3 GPA-Boosting Lessons for Engaging Gen-Z Students Through Text Messaging
What colleges and universities can learn from the latest research on communicating with modern learners
Many of your students spend more time on their smartphones than they do in class or co-curricular programming.
One study found that the average member of Generation Z—adults, teens and kids born between 1997 and 2012—actively engage with their phone for four hours and fifteen minutes every single day.
Want to get that number down to zero? Good luck. A majority of Gen Z-ers say they wouldn’t give up their phone for $1 million, with 43% holding out for more than $5 million.
So, if you can’t beat them, consider joining them. Recent research from Peak Education, in partnership with Modern Campus, found that educators who embrace the digital revolution see tangible benefits.
Through its pilot texting program, Peak Education found that “open” texting—personalized, relationship-building text messages sent from academic advisors or counselors—significantly correlated with GPA increases.
And it wasn’t just among superstar students; the greatest benefits were experienced by learners identified as “high-need”, those who struggled with low GPAs during the first few months of the COVID-19 pandemic.
Discussed below are three key lessons that academic advisors and other support staff who engage with Generation Z can learn from Peak Education’s pilot study.
1. Consistency matters.
Greater GPA increases correlated with greater reply frequencies. In other words, the more students received—and responded to—text messages from their academic advisor, the more likely those learners were to boost their grades.
A single text is unlikely to give a student the resources or inspiration they need to propel classroom success. What does work is consistent messaging that builds open a student’s responses, enabling staff to better understand the student’s interests, goals and barriers to learning.
Being persistent pays off. By messaging a student at a consistent candace—nudging, not nagging—during various stages of their education journey, you can pinpoint what content matters most to them and tailor your messaging. Conversational AI can especially help with this, enabling educators and administrators to personalize texting at scale.
2. Personalization is key.
Everyone prefers to consume content and interact with messaging that feels like it was written just for them. That’s always been true.
But Generation Z has especially limited tolerance for impersonal communication. From the time most Gen Z-ers were adolescents, Netflix, Amazon, Instagram and other giants of the digital industry have taught them to expect hyper-personalized delivery—and only that. It’s no surprise, then, that the vast majority of Gen Z-ers believe websites will know what they’re looking for before they tell it.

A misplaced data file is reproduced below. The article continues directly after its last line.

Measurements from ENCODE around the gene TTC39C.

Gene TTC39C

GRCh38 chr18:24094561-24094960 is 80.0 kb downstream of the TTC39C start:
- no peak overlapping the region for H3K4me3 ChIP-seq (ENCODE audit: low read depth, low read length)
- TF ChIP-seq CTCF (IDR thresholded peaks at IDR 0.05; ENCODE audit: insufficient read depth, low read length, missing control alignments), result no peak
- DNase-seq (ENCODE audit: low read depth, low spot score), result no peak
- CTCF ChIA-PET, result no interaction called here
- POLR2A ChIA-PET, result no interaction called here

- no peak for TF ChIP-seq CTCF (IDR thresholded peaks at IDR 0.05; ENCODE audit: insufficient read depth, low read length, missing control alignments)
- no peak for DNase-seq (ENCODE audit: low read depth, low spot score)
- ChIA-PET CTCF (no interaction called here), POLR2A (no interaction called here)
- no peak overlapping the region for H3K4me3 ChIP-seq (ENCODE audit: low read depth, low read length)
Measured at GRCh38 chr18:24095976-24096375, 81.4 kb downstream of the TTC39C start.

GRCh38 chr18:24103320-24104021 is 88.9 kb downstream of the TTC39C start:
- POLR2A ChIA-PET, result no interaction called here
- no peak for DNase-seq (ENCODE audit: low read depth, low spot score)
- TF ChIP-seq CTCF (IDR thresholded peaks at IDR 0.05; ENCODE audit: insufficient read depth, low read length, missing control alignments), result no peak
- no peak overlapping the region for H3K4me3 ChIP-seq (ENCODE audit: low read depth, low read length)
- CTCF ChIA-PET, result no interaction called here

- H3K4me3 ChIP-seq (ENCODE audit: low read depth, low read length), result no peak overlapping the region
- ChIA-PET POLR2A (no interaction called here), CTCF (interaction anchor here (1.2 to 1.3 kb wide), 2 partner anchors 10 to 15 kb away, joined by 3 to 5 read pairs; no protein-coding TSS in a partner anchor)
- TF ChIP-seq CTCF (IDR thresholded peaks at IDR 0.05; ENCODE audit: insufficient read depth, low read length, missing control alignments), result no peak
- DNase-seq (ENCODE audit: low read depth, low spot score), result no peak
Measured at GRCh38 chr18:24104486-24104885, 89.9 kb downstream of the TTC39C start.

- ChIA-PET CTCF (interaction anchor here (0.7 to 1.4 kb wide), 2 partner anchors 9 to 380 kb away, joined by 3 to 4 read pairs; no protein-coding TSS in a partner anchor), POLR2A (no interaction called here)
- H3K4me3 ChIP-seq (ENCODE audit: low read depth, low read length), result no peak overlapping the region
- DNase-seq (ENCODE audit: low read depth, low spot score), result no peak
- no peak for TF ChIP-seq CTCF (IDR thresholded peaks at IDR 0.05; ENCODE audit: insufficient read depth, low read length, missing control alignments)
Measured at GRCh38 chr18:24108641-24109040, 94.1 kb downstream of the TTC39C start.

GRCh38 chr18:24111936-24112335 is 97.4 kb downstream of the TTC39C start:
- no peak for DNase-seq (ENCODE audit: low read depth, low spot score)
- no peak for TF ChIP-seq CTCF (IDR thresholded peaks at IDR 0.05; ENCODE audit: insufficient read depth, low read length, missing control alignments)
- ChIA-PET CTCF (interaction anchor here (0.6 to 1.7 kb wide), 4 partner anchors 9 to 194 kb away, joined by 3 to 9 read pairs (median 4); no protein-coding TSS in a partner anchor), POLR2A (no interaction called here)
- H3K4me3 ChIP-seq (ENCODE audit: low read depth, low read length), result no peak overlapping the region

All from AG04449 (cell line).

They most certainly expect the same from their colleges or universities. Academic advisors who don’t deliver on personalization will struggle to build relationships through texting—and thus, lessen the likelihood that students will feel a strong affinity for their college or university.
3. Texting can build strong relationships between students and staff.
When staff and faculty put in the work to engage learners one-to-one, students value the resulting relationships far beyond transactional assistance. A 2018 poll of Elon University graduates found that the likelihood of an alumnus saying their college experience was "worth it” increased as their number of strong relationships with faculty and staff increased.
Equally notable is that students rarely cultivate these relationships intentionally. In the Elon study, 85% of students with a staff or faculty mentor say the relationship “developed on its own,” perhaps indicating that staff took the first steps.
Lauren Taylor, Director of Programs and Systems at Peak Education, integrated relationship-building techniques throughout the pilot texting program. As noted in the report:
“The Peak Ed leadership believed that, if they could build an “open messaging’ (consistent, positive and reciprocal messaging) approach, as opposed to a ‘transactional messaging’ (inconsistent, telling, non-responsive messaging) approach, it could improve student confidence and create an environment for students to connect with their academics in a new way.”
As summarized by the Open Messaging Student Path that guided Peak Ed’s approach (below), they sought to build students’ trust by starting a dialogue, introducing resources, capturing attention and offering support. Just as face-to-face communication drives relationships through mutual prompts and responses, so too can texting.
Learn more about Peak Education’s pilot study by digging into the data, reading the executive summary and exploring the research methodology.
Last updated: May 16, 2022